KABU KABU by Nnedi Okorafor
“Lance the Brave stood on the edge of the cliff panicking, his long blond hair blowing in the breeze. Behind him, they were coming fast through the lush grassy field. All Lance could do was stare, his cheeks flushed. Once upon him, they would suck the life from his soul, like lions sucking meat from the bones of a fresh kill. He held his long sword high. Its silver handle was encrusted with heavy blue jewels and it felt so right in his hand.”
Review by Friederike Knabe Â (MAR 23, 2014)
Nnedi Okorafor’s story collection Kabu Kabu, published in 2013, provides the reader with a fascinating glimpse into the author’s rich imagination, vibrant language and captivating scenarios. Created at different stages in her extensive writing career, Okorafor treats us to a range of intriguing characters and their adventures, skilfully (and successfully) combining elements of speculative fiction and fantasy with African folklore and magical realism, and yes, indeed, political and social present day issues. Many of her stories have been nominated, shortlisted and/or have won literary recognition and awards as have her novels.
Born in the US of Nigerian parents, Nnedi Okorafor developed strong ties to her parents’ home country since her childhood. Not surprisingly, her stories here are set in Nigeria â€“ the real and the imagined society. In fact, Okorafor is a convincing advocate for African science fiction category of storytelling. It opens, among others, new avenues for creating future realities.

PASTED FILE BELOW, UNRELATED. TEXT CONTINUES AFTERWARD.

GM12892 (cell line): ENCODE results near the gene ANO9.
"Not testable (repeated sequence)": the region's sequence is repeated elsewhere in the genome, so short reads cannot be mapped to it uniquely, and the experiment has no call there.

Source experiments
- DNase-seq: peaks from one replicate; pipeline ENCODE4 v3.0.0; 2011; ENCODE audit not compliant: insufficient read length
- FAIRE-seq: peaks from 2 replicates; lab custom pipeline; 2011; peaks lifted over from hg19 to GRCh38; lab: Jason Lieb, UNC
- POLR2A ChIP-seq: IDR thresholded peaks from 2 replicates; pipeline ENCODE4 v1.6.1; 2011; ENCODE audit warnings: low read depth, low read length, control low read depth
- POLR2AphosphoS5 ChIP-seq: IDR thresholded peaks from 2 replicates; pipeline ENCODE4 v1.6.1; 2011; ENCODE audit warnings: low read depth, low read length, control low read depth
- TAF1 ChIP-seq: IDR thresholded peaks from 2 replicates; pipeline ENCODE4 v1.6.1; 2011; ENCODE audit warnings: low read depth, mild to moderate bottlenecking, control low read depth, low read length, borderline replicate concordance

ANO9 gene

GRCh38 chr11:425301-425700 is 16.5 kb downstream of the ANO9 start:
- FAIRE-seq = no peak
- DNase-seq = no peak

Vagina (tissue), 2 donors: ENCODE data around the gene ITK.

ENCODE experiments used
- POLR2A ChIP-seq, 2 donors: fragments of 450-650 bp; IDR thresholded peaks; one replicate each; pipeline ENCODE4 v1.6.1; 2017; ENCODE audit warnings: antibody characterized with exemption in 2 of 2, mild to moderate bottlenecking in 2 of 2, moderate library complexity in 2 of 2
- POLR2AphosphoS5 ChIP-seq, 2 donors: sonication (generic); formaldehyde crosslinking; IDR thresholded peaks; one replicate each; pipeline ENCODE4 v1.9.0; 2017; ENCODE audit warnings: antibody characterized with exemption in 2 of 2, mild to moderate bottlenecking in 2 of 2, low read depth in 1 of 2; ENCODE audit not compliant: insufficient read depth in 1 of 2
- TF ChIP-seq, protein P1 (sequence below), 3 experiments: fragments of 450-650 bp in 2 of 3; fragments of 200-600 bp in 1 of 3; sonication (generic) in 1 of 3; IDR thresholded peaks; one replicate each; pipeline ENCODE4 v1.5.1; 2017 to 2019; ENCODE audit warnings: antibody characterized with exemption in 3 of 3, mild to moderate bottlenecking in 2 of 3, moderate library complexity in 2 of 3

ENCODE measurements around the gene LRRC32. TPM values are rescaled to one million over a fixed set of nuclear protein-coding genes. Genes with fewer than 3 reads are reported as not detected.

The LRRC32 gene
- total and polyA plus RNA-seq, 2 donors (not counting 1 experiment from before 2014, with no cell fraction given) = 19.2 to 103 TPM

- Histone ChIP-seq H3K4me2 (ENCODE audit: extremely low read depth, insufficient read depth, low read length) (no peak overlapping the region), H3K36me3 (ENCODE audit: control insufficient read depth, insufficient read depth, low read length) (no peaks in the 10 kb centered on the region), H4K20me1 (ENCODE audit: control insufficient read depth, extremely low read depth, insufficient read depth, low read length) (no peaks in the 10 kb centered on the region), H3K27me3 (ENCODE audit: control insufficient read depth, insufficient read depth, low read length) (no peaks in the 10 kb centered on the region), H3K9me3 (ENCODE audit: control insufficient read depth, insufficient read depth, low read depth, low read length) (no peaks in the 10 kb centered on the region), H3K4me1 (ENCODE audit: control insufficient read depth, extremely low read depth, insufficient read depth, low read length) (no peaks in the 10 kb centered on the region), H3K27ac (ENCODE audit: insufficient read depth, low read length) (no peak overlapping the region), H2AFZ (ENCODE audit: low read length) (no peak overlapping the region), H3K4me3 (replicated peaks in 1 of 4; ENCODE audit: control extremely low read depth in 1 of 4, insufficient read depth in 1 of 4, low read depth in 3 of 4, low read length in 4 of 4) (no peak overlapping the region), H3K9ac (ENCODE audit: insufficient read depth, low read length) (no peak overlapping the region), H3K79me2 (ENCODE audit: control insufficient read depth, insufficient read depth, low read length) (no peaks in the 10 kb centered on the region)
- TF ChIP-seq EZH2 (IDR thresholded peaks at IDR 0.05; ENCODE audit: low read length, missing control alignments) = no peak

Admittedly, I am not usually a great fan of speculative fiction, yet, Okorafor has captured my attention and imagination, from the first story to the last â€“ all twenty one of them. I particular enjoyed the character of Arro-yo, the “windseeker”, who appears in several somewhat linked stories. Arro-yo is an outcast in her community because she can capture the wind and fly. Okorafor expands with her stories on African folklore that singled out girls born with “locked hair” and who had special powers. They could bring misery and misfortune to their home and were therefore chased away. Arro-yo’s adventures in Okorafor’s stories are nonetheless anchored very much in reality, whether she is caught up in civil unrest or fears for her life for other reasons.
The title story, Kabu Kabu â€“ the name for an unlicensed taxi â€“ sets the reader up for a roller coaster of a ride. The protagonist, a young woman living in Chicago, needs to catch a plane to return to Nigeria for a weddingâ€¦ a hilarious escapade and a great opening story for the adventures that follow in Africaâ€¦ humorous at times, serious at others, yet always engaging and thought provoking. It would take too long to introduce other stories… just read them all. Whoopi Goldberg provides a motivating introduction to the book
|AMAZON READER RATING:||from 5 readers|
|PUBLISHER:||Prime Books (October 2, 2013)|
|AVAILABLE AS A KINDLE BOOK?||YES! Start Reading Now!|
|MORE ON MOSTLYFICTION:||Read our review of:|
- Who Fears Death (June 2010)
- Kabu Kabu: Stories (October 2013)
- Lagoon (2014)
- The Book of Phoenix (2014)
- The Man